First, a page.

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For older women, exercising once a week may be enough
Is it possible that some people can build strength and endurance by only exercising once a week?
If you're an older woman, a new study suggests you might not need to exert yourself as much as younger people - and you can still benefit greatly from the fitness hours you do clock in.
Researchers from the University of Alabama at Birmingham monitored 63 women who performed aerobic exercise training (AET) and resistance exercise training (RET) for 16 weeks. One group of women performed the exercises three times per week, a second group performed them twice a week and a third group performed them once a week. All of the women showed "significant" increases in muscular strength, cardiovascular fitness and functional tasks, but the authors note there was no significant difference in outcomes among the groups.
"Telling people that they need to do at least three to five days of exercise to improve their overall health can be a major obstacle, "Gordon Fisher, Ph.D., primary investigator of the study, said in a statement. "Lack of time is the most often-cited barrier to exercise adherence. This study demonstrates that doing as little as one AET and one RET workout each week can provide a lot of benefit for older women's overall quality of life and health."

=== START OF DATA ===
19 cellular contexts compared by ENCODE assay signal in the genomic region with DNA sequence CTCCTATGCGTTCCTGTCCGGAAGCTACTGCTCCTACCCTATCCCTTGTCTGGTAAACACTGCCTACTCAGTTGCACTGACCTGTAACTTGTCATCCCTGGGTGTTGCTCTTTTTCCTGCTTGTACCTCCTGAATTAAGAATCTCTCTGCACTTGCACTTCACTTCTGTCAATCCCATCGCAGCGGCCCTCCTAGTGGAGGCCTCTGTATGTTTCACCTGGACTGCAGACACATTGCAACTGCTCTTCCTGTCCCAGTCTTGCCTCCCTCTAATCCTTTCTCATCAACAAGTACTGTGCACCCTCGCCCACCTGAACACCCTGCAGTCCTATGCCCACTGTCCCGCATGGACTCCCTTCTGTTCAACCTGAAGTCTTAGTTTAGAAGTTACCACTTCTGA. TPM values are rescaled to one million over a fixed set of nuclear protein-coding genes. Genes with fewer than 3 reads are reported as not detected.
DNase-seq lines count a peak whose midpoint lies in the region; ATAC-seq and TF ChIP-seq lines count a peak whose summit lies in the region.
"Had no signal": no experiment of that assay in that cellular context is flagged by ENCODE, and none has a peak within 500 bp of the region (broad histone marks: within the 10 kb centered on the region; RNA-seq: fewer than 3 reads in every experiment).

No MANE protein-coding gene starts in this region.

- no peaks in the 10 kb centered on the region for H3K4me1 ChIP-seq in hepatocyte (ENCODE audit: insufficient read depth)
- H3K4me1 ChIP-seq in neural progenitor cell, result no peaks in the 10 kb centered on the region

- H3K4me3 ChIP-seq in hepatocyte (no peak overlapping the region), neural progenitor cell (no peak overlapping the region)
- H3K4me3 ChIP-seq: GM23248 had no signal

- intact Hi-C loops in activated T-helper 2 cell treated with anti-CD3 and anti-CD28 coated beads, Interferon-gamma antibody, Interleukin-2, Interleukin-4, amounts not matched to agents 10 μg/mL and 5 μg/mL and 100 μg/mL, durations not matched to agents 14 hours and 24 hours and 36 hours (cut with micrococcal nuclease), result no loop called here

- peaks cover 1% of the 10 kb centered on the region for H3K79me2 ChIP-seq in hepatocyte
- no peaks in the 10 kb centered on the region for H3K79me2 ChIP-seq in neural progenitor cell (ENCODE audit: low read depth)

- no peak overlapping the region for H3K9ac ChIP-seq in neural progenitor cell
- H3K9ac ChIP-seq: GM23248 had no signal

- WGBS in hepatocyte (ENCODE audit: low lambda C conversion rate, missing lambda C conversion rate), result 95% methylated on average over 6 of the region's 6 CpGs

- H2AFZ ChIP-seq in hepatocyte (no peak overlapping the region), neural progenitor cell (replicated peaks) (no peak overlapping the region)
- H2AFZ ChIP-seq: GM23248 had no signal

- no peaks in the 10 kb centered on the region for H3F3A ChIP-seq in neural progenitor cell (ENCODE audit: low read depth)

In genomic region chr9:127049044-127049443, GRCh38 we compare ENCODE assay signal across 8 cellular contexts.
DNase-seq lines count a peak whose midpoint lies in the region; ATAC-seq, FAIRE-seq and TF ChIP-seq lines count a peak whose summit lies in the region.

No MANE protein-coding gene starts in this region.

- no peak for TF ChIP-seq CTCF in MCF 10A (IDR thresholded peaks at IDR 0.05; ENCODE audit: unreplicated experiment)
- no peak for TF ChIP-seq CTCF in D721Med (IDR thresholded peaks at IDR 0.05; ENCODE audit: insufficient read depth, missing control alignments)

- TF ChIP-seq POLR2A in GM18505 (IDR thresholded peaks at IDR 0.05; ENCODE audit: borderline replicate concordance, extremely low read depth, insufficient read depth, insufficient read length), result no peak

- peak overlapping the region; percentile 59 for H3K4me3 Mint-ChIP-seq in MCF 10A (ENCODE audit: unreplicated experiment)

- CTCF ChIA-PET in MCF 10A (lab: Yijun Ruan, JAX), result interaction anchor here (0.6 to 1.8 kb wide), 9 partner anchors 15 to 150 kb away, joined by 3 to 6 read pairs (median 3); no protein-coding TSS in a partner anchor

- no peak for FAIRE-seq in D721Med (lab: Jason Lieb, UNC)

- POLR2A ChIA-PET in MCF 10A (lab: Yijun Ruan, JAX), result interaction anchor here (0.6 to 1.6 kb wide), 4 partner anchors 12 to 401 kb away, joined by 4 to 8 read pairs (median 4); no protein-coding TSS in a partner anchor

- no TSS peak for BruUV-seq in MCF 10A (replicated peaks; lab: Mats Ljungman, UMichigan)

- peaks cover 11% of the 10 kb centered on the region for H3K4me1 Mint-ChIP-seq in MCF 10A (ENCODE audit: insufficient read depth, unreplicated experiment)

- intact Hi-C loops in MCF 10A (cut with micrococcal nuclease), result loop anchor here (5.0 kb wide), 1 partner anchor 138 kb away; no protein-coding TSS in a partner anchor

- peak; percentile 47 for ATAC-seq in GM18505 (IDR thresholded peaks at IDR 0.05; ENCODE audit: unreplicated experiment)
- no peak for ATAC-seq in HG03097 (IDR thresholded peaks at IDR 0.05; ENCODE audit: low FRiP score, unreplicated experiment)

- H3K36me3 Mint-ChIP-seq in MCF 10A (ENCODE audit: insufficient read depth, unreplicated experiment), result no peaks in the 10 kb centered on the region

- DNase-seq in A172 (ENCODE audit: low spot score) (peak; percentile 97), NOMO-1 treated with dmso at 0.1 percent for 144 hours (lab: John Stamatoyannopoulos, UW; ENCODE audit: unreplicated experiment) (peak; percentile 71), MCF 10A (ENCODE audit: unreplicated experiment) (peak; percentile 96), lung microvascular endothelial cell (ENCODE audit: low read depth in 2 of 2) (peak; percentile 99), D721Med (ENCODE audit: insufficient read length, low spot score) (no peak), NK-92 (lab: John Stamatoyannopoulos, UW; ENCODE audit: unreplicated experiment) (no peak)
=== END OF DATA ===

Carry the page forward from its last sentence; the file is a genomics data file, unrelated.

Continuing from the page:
Since adherence can be one of the biggest barriers to exercise for older females, Fisher said, the findings suggest that even a little activity can go a long way - and that the "progressive overload" of activity that may benefit younger people doesn't necessarily apply to older women.
"Before I saw the data, if anyone told me that the group that only exercised once a week would improve their leg press more than 45 pounds during a 16-week period, I would have been quite surprised," said Fisher. "We were also surprised that all three groups increased their lean muscle mass but did not have any significant decreases in body weight."
Weight loss not the goal
Fisher also noted that weight loss was not the goal of the study, but that his team was looking for a way to help women improve overall quality of life. The results, therefore, suggest that a low-frequency, combined AET/RET program might be a good way for older women to optimize strength and endurance - especially in cases where vigorous exercise is not possible.
The study appears online in The Journal of Strength and Conditioning Research.
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